Thoughts & Reviews

Entries in technology (2)


Windows 7 Firewall

Since I'm currently on on pay-as-you go mobile broadband until I get a proper connection, I've been watching how much data I'm transferring.  At £15 per GB, it's an issue.

It's surprising just how much data you burn through.  Websites are flashier, and almost every application you run has an auto-update feature or automatic download of some description.  With that in mind, seeing my bandwidth usage climb from 10MB to 50MB within a couple of minutes of opening Winamp prompted me to take another look at the Windows Firewall.

My last look was when I was still using Vista.  The options amounted to turning the firewall on and off, and the ability to add exceptions (ie. allow communications) on a per-app basis.  Very basic, though that's all it needs to be for most users.  The first thing I noticed in the Windows 7 Firewall is the "Advanced settings" item.

W00t.  A nice list of fully-editable firewall rules, split into outbound and inbound.  You can add your own rules and apply them to applications, computers/IP addresses, ports, specific networks, and even services.  Winamp and iTunes are now blocked so I can actually use them while I'm online without worrying about them eating my credit.  It's also very handy for blocking apps that you'd rather only use in an "offline" mode (such as "Games for Windows Live" - no more spying on my gaming), or those background apps and updaters that never seem to stay disabled.  Like the nigh-immortal Adobe updater.

This is the sort of functionality that was previously only available with 3rd-party products - but built-in, free and on by default.  In addition, Microsoft Security Essentials - anti-virus from MS using the same technology as their enterprise-level solutions - is available for free, though not installed by default.  This adds up to security that I'm actually comfortable with... for free.



Microsoft has Graphophobia.

Today at work (a tech support line), I found myself with another caller who couldn't locate internet explorer's address bar or the start button.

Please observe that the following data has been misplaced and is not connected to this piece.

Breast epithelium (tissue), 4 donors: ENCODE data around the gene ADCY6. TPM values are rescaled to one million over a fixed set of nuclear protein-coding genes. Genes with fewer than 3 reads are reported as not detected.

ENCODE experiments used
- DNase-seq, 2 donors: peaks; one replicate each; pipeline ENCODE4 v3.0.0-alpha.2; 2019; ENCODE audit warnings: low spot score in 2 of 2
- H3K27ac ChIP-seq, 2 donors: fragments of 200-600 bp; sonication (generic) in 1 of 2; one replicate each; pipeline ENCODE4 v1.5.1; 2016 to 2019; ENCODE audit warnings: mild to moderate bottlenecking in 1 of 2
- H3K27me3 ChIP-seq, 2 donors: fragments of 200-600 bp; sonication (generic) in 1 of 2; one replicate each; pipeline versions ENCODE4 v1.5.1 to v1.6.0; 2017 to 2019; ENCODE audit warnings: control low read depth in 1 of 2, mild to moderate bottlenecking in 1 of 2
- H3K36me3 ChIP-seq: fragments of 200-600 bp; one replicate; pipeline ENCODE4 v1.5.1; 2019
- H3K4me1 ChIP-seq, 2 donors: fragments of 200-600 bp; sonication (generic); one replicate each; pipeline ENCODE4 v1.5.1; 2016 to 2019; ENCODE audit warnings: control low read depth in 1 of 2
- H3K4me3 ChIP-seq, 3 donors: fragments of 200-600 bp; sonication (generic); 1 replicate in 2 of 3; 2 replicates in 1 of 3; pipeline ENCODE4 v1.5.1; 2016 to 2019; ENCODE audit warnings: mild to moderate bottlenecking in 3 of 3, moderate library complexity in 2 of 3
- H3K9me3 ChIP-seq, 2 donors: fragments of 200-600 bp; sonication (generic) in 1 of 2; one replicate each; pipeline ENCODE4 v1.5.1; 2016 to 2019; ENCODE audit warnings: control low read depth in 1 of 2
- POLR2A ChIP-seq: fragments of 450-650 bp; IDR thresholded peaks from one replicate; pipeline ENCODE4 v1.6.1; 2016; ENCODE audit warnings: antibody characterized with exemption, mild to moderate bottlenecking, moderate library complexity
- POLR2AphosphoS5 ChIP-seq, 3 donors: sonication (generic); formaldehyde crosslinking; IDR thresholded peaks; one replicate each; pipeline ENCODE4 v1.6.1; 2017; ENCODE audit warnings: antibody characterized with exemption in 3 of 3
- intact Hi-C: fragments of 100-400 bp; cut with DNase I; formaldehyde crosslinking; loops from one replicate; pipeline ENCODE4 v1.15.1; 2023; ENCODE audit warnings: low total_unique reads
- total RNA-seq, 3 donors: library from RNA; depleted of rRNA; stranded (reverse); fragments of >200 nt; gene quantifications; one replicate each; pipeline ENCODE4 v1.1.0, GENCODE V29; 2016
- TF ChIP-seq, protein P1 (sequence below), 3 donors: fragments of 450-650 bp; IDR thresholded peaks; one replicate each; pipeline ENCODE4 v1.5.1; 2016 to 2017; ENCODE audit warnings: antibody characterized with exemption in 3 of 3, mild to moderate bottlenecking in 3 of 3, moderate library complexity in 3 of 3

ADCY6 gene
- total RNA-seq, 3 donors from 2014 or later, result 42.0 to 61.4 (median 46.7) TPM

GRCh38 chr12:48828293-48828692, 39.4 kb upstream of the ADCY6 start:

This isn't because they're stupid.  They just don't know that the nice shiney windows logo at the bottom-left corner of the screen has a name.  They don't know that websites have domain names that should be typed in a specific location - I've lost count of the number of timesI've asked someone to type and received a verbal description of a Google search results page in return.

This never used to be an issue.  Internet Explorer used to have the word "address" in front of the address bar, and a "go" button after it.  If I wanted someone to delete the contents of the address bar I'd say "delete the text in the address bar at the top of the screen."  Now I say "delete everything in the bar that starts with 'HTTP,' at the top of the screen"  The Start button used to be exactly that, a button with the word Starton it.  Now it's "the windows logo at the bottom-left corner of the screen."

The "back" button in Windows Explorer or a web browser is "the blue circle with an arrow pointing left at the top-left corner."

The latest - and worst - example of Microsoft's fear of text is the Windows 7 taskbar.  Now I love Windows 7, it's a fantastic product.  It looks delicious.  It is highly responsive.  Home Group removes the arcane collection of settings & tweaks required for 2 windows PCs to, after hours of tinkering, finally see each other's shared folders & printer over the bloody network.  I can drag objects around the taskbar so the order is "just so."  Pinning items to the taskbar is a highly intuitive and convenient way of maintaining a permanently visible shortcut to an app, game or file.

But who on earth thought that removing the names of items on the taskbar by default would be a good idea?  Probably - and this is just a guess - probably someone who is intimately familiar with using windows already, or someone who wanted a way to force people's attention to the window previews.

In Windows 7, the text labels are disabled by default and multiple windows are stacked up even when the taskbar is not full.  To the new and/or non-technical user this means that shortcuts look the same as open windows.  Subtle differences in appearance distinguish shortcuts from open windows and stacks of open windows.  In its default configuration the Windows 7 taskbar is just a big splodge of nameless icons.

However, enable text labels and it transforms into a logical and intuitive method of managing always-visible shortcuts and open windows.  And it's all down to a simple distinction : shortcut icons have no text labels, open windows do.


You can restore the taskbar's text labels through the following method:

1: Right-click the taskbar, click Properties.

2: Change the "Taskbar buttons" setting to "comine when taskbar is full" or "Never Combine."

3: Click OK.